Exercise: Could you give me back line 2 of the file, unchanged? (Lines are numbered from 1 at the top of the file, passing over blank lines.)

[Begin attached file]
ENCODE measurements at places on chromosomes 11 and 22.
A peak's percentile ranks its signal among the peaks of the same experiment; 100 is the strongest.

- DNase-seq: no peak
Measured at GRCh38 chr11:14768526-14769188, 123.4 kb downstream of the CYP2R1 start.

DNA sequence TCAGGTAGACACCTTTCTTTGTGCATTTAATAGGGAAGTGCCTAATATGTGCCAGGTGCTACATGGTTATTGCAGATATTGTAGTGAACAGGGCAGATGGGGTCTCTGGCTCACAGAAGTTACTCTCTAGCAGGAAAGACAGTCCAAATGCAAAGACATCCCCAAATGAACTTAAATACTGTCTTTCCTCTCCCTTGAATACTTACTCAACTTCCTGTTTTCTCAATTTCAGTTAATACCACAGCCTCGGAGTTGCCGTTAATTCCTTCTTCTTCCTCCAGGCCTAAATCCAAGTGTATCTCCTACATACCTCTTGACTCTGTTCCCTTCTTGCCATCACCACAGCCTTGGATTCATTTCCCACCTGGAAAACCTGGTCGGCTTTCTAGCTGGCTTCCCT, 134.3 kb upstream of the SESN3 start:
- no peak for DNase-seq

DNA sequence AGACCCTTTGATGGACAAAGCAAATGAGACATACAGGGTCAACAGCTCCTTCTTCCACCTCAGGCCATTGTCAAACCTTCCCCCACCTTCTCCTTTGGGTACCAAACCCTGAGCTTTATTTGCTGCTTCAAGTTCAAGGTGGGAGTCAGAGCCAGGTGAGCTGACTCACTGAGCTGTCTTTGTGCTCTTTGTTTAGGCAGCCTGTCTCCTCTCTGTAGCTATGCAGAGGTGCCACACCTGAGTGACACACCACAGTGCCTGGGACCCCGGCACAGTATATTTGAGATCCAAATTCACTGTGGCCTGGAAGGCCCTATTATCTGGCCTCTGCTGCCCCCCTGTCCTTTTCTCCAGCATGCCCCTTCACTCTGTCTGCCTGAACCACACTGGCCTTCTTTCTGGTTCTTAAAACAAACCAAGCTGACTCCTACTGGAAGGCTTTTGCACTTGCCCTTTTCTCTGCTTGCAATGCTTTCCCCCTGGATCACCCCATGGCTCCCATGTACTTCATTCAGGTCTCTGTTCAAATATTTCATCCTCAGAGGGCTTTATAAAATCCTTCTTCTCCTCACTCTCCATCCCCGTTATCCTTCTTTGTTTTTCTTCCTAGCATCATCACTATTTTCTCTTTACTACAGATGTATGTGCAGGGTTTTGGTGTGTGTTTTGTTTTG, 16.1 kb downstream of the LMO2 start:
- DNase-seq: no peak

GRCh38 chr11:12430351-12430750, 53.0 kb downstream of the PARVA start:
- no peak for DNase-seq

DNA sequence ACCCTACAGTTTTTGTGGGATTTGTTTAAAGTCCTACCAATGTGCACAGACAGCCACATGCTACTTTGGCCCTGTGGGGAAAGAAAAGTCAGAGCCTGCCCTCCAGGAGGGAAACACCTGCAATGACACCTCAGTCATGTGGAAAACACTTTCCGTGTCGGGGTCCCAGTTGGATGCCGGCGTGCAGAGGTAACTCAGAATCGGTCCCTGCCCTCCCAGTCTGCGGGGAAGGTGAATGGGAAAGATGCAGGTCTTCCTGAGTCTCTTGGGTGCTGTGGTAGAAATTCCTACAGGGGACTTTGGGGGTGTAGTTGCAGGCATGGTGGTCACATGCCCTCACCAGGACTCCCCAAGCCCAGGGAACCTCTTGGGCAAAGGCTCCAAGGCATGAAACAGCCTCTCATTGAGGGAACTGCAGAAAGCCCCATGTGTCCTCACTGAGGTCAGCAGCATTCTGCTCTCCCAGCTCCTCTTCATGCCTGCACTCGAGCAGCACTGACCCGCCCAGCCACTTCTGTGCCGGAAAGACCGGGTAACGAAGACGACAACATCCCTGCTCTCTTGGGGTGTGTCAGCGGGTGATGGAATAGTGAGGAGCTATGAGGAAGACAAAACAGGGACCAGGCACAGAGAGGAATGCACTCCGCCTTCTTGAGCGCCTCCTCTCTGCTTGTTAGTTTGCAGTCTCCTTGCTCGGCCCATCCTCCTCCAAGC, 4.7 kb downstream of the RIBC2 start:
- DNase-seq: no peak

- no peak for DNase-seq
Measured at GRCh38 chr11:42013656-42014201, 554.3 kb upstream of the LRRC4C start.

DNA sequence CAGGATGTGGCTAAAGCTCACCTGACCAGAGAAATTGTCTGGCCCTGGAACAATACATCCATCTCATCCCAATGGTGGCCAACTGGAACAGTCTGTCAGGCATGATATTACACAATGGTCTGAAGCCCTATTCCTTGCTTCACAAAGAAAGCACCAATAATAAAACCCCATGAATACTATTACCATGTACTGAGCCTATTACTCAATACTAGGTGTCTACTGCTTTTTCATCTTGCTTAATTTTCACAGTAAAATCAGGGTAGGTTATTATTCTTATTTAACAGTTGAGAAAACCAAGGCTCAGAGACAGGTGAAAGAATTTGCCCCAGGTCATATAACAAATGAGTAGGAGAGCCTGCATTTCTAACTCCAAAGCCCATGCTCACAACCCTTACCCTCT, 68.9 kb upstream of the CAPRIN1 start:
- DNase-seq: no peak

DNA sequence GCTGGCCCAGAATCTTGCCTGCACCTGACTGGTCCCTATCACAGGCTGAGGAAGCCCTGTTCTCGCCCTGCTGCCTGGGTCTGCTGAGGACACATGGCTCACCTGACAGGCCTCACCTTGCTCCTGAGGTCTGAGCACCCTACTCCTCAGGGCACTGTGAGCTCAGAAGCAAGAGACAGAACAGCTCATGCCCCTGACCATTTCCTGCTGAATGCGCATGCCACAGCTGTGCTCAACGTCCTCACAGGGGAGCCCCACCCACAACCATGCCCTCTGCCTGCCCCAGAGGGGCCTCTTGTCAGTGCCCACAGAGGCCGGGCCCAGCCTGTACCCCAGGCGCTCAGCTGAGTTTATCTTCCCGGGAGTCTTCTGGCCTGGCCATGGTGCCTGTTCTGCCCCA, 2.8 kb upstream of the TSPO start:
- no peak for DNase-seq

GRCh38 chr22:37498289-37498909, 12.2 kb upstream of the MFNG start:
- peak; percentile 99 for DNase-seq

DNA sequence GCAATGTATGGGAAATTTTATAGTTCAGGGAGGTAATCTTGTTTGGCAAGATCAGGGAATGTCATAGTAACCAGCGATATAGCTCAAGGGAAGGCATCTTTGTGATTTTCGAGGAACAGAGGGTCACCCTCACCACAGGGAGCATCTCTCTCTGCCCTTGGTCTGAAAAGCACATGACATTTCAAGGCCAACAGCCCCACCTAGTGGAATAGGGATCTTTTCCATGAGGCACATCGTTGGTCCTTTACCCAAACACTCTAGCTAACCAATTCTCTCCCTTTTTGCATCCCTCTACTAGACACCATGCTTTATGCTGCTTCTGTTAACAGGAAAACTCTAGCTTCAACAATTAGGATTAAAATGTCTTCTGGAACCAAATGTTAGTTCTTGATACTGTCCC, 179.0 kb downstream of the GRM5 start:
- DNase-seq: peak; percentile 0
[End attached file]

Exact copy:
A peak's percentile ranks its signal among the peaks of the same experiment; 100 is the strongest.